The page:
This is an encore post from June 2017.
In my research for writing “The Power and Promise of Pathways,” I kept stumbling on the term “student engagement.” I was very familiar with some disturbing findings from the Gallup Student Poll that showed how students become increasingly disengaged the further they progress in school. At the elementary school level, 76% of children are engaged with school; at the middle school level, engagement declines to 61%, and by the time a teen is well into the high school experience, their engagement has fallen to just 44 percent! [i] Is it any wonder how hard it is to raise student achievement when fewer than 50 out of every 100 high school students feel connected to their education?
As I looked at multiple resources organized under the umbrella term “engagement,” I came to realize that there are actually three different ways of approaching student engagement. These categories were identified in an analysis of multiple measurement tools that was conducted by Regional Education Lab Southeast. [ii]
The first approach, “Behavioral Engagement,” looks at the things students do that are observable; this includes time on homework, participation in classroom activities, and their extracurricular activities.
A second type of engagement is “Emotional Engagement.” This type of engagement focuses on the student’s internal emotions such as feeling safe and having supportive or positive relationships.
The third type of engagement is “Cognitive Engagement.” This type of engagement involves student self-reflection and self-regulation, sometimes called “meta-cognition.” Meta-cognition is the unique human ability to be aware of and reflect on our own thoughts and emotions. Cognitive engagement also includes a student’s ability to frame questions and solve problems.
Gallup’s Student Poll, administered to over 5 million students since about 2009, focuses on a student’s emotional engagement piece of the equation. The poll asks the student to respond to the following statements:[iii]
- I have a best friend at school.
- I feel safe in this school.
- My teachers make me feel my schoolwork is important.
- At this school, I have the opportunity to do what I do best every day.
- In the last seven days, I have received recognition or praise for doing good schoolwork.
- My school is committed to building the strengths of each student.
- I have at least one teacher who makes me excited about the future.
You can see all the poll questions here.
In first glance, these questions seemed pretty soft and squishy to me. I thought, while it might be nice to enhance a student’s emotional engagement in school, can we really afford to divert from the academic mission of the school? But I discovered that Gallup’s research indicates a strong correlation between students who are “engaged” at the emotional level and their actual academic achievement. For every 1 percentage-point increase in a student’s score on the engagement index, this was associated with a 6-point increase in reading achievement and an 8-point increase in math achievement scores.[iv]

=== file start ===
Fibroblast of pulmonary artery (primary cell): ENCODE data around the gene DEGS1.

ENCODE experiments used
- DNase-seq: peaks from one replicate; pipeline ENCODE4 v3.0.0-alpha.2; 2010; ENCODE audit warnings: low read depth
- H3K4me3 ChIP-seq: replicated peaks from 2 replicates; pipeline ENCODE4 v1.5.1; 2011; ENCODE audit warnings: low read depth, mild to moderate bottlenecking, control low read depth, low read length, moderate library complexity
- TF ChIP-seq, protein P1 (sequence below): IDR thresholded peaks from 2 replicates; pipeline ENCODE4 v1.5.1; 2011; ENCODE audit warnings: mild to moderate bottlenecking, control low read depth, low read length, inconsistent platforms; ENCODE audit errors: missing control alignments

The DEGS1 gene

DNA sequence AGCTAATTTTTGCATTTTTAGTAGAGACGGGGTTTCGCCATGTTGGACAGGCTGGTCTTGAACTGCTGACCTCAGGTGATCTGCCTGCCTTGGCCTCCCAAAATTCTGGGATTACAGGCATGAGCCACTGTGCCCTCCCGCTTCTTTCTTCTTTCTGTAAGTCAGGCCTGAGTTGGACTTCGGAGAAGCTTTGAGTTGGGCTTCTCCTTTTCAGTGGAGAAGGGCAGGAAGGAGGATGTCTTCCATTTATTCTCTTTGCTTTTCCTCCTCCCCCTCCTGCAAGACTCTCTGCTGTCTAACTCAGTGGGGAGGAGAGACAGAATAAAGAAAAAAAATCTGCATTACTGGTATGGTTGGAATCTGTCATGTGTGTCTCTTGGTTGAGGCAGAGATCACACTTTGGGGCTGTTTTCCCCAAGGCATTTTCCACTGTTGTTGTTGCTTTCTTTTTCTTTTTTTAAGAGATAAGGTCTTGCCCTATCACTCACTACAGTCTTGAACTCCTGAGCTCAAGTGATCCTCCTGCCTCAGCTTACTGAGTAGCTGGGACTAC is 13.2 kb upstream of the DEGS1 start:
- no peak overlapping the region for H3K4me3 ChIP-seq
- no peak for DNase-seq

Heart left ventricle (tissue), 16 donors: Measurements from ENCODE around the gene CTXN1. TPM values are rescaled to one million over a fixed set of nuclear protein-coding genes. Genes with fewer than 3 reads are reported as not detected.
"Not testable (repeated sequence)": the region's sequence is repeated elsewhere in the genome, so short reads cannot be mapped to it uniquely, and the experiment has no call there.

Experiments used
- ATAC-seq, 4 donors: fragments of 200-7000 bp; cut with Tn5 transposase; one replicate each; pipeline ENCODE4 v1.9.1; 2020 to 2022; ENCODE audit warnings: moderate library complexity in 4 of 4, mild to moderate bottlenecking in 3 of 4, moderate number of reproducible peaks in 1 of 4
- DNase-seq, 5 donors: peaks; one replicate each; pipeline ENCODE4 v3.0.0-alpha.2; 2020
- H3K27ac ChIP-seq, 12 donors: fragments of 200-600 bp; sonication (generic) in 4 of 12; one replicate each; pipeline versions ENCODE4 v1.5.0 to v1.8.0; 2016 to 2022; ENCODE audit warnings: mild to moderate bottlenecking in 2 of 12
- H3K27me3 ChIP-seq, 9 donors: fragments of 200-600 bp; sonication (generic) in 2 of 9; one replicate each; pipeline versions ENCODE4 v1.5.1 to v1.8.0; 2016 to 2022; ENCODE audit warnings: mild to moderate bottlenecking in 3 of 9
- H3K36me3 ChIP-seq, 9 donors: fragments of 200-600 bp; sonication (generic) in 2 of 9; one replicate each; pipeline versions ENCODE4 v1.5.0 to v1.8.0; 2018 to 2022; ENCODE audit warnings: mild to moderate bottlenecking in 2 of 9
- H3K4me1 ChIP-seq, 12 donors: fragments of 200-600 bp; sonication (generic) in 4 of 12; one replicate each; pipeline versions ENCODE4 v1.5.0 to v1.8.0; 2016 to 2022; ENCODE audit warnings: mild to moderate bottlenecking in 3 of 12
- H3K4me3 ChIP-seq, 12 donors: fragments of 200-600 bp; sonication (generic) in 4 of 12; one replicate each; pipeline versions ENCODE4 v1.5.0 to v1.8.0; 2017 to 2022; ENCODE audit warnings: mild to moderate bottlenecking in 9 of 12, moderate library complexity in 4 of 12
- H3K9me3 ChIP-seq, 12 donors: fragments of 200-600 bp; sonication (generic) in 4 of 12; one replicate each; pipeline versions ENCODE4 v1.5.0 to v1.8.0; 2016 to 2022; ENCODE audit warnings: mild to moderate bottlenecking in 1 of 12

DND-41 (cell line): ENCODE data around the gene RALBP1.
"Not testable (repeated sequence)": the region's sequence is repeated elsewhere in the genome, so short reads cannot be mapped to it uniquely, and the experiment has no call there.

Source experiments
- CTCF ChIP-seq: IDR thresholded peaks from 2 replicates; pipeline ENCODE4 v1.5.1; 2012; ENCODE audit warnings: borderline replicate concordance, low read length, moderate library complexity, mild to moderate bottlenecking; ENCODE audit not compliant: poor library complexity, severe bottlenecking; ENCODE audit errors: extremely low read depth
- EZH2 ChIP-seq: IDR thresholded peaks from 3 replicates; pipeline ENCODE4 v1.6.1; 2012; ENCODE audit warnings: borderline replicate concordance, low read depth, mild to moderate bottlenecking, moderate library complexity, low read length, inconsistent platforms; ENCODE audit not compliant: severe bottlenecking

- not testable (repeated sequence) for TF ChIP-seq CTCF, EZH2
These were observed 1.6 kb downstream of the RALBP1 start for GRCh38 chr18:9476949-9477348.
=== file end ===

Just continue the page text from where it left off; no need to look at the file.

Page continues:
So, think about these questions and how your students might answer them. Do they feel safe? Is anyone explicitly recognizing their hard work, even if they’re a middle achiever? Does every student have a teacher who makes learning personal by connecting it to the student’s sense of their future life?
If you want to move the needle on how students answer these questions, ask yourself which areas involve the whole school culture (the responsibility as the school leader), and which ones are more directly under the control of individual teachers in the classroom?
If you are a school leader or teacher, how can you engage your colleagues in a frank and productive discussion about increasing student’s emotional engagement?
As I read the Gallup questions and think about engagement, it takes me back to my favorite quote about education, one by the poet William Butler Yeats.
“Education is not the filling of a pail, but the lighting of fire.”
In an era of standards and accountability (which I believe are necessary), I applaud your work in returning to the primary mission of education — fanning into flame a person’s natural curiosity and aspiration for a rich, meaningful and productive life. When a student is emotionally connected to learning, then their thinking and their behavior will follow!
[ii] Regional Educational Laboratory Southeast (2011), “Measuring student engagement in upper elementary through high school: a description of 21 instruments,” January 2011, SERVE Center at the University of North Carolina at Greensboro. Retrieved at: https://ies.ed.gov/ncee/edlabs/regions/southeast/pdf/REL_2011098.pdf
[iv] Bland, Evie (2014), “More than half of student ‘engaged” in school, says poll,” Education Week, April 16, 2014. Retrieved at http://www.edweek.org/ew/articles/2014/04/09/28gallup.h33.html
Hans Meeder is President of NC3T, the National Center for College and Career Transitions (www.nc3t.com). NC3T provides planning, coaching, technical assistance and tools to help community-based leadership teams plan and implement their college-career pathway systems and strengthen employer connections with education.